Renewable energy will play a significant role in reducing the effects of climate change. However, it’s currently still a largely untapped resource, as we are only using a small fraction of renewable potential so far. According to estimates, renewable energy sources can produce at least 2.6 times the energy demand in every region of the world.
While renewable energy is undoubtedly an important tool in the fight against climate change, these energy sources are not immune from the effects of a warming planet and the increase in extreme weather systems. Renewable energy technologies depend on climate-related factors, such as sunlight, wind speed, and water availability, but all of these will continue to fluctuate in the years to come.
Changing weather patterns, a rise in extreme weather events, and increasingly unpredictable weather systems will put a strain on renewable energy production and transmission. So how can renewable energy companies adapt to and ensure they have a climate resilience policy in place to mitigate any adverse effects?
Hydropower currently accounts for more than 70% of the world’s installed renewable power generation capacity. It’s a clean, low-carbon, cost-efficient, and reliable source of energy. But it’s still at the mercy of climate change, especially the unknown and uncertain variation in climate that we expect to see in the coming years.
Climate change won’t impact all regions of the world equally. Take rainfall. In some parts of the US, rainfall has increased while it has decreased in others, such as the Southwest. This factor, coupled with an increase in temperatures and more floods and droughts, affects river systems and could lead to water shortages, which in turn results in a decrease in hydropower generation.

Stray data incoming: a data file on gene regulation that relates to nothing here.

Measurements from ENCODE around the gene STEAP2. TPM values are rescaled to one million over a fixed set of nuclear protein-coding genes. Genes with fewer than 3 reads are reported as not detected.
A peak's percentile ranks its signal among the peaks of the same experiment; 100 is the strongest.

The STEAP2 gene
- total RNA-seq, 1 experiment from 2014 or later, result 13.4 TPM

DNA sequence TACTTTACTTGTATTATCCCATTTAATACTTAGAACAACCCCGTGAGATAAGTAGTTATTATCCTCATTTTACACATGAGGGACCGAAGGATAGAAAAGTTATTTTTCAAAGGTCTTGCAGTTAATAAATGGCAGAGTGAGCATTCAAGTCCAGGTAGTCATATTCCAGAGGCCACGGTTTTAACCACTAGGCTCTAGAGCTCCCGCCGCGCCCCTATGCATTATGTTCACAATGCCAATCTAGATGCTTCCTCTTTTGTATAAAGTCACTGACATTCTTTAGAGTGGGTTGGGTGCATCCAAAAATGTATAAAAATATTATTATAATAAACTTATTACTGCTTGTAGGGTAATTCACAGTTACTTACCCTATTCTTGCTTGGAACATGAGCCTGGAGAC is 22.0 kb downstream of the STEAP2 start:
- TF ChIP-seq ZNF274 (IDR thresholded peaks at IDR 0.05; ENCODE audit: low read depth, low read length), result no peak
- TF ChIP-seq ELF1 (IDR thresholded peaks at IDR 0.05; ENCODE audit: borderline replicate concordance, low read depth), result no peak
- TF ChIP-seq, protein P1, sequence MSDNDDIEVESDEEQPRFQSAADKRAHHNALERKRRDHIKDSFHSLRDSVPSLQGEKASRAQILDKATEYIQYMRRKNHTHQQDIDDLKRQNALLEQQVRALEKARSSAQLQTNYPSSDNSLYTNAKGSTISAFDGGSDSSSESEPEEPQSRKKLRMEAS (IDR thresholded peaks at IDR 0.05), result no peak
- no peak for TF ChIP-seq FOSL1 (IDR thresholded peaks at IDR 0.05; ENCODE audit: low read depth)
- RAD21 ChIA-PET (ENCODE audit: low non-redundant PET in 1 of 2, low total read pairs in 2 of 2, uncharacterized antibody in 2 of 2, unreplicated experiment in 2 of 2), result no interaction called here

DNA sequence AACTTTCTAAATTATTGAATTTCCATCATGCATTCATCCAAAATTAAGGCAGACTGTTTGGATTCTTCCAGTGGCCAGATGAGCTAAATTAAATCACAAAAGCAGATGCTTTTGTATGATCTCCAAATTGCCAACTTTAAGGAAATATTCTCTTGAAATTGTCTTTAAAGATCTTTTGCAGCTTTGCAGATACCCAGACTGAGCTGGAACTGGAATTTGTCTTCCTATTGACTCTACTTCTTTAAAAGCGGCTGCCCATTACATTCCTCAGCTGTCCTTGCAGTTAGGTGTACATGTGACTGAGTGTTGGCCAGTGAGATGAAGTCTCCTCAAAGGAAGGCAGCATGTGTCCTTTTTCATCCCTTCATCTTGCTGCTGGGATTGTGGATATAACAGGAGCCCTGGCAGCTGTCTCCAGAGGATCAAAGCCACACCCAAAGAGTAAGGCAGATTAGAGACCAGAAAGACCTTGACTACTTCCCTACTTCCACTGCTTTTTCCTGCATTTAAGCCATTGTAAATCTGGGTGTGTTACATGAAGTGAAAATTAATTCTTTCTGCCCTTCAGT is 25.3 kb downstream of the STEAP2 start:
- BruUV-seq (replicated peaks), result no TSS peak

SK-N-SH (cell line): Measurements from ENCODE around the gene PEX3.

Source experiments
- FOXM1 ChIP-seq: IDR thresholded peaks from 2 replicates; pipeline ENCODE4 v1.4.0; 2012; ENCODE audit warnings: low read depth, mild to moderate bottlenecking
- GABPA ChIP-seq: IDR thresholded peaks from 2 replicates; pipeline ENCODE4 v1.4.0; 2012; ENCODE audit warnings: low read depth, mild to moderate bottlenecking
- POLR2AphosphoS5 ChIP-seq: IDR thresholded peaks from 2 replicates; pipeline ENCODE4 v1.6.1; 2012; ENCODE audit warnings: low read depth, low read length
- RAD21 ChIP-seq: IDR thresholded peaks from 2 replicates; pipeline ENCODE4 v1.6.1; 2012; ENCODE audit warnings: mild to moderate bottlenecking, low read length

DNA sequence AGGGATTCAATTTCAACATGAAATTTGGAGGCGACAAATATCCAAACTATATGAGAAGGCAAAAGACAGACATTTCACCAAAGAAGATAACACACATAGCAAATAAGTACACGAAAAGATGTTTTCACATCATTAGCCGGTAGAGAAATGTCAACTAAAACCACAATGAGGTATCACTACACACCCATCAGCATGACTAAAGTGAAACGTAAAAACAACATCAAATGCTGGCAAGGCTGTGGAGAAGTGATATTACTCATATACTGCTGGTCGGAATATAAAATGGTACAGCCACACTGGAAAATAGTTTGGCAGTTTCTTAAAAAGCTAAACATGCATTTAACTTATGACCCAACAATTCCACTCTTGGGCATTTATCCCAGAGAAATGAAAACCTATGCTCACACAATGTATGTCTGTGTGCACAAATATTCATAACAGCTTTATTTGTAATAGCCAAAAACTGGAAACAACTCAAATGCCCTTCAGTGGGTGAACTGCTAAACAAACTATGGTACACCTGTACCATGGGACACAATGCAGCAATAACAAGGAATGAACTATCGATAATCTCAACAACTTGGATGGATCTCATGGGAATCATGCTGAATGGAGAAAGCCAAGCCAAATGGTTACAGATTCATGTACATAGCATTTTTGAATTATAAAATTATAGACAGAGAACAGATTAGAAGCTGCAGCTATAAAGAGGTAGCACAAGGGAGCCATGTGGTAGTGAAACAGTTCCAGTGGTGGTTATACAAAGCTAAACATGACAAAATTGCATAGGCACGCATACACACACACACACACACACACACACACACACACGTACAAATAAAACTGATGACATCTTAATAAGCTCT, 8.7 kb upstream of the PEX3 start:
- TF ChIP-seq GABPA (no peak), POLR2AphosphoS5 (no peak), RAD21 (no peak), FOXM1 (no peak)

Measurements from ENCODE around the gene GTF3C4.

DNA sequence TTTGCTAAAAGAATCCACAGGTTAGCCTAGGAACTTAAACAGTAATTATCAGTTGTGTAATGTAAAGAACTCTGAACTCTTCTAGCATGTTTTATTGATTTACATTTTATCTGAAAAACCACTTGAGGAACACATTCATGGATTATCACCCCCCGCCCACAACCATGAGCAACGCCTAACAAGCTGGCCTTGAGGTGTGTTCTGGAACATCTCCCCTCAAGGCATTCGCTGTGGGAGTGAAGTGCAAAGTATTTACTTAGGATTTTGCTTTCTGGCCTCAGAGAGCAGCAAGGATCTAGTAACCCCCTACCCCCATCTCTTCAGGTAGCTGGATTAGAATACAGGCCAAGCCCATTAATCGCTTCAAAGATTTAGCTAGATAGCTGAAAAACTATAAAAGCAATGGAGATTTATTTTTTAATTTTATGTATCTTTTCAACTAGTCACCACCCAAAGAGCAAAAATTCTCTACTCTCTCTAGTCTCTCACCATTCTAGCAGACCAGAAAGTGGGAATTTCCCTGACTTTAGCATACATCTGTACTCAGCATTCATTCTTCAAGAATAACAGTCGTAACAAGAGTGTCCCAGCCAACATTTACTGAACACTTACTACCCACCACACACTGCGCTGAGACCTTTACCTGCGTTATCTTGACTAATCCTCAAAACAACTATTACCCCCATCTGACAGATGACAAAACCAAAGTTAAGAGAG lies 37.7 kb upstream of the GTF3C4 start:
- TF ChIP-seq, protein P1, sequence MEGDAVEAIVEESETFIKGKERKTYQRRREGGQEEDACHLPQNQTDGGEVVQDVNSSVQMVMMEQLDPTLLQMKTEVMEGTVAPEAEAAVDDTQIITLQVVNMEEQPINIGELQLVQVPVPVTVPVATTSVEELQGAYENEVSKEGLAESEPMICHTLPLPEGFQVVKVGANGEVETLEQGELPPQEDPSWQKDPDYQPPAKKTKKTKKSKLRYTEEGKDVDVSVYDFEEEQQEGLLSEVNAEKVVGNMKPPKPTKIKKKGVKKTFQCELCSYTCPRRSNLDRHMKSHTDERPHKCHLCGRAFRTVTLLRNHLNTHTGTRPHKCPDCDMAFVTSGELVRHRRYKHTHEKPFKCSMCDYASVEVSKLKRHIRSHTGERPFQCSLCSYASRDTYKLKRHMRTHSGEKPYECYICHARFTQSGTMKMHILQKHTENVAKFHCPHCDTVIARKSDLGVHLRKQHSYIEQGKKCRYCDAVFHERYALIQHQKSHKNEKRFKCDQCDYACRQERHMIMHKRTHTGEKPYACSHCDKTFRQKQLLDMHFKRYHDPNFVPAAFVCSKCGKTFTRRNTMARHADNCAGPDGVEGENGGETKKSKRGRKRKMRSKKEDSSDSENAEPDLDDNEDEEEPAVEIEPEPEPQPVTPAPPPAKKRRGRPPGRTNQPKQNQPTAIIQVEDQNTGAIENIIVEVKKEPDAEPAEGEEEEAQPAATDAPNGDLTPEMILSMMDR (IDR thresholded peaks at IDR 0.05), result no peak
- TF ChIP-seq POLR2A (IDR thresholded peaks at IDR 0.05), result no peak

Hydropower plants with low storage capacities will suffer more due to the lack of operational flexibility and the contingency measures that can help mitigate dry periods and hydrological variability.
While the overall impact on hydropower is projected to be smaller than other renewable energy sources, local impacts are likely to be greater, especially in developing countries.
Suppose hydropower operators want to make this energy source more reliable and resilient. In that case,, they not only need to understand how climate change is affecting –– and will continue to affect –– hydroelectric generation. They also need to integrate this information into their decision-making and operation processes in terms of planning, design, and management.
There is a lot of pressure on solar power operators to play a major role in the move towards the lofty but necessary goal of net-zero emissions. One climate model that shows how the energy industry can achieve net-zero emissions attributes 69% of the output to solar panels.
One of the effects of climate change is increased temperature, but this doesn’t mean it will be sunnier. Scientists have long struggled to understand the impact of clouds on global warming. Still, one recent study has found that temperature changes have been accompanied by an increase in cloudiness over northern Scandinavia. This has reduced the impact of warming.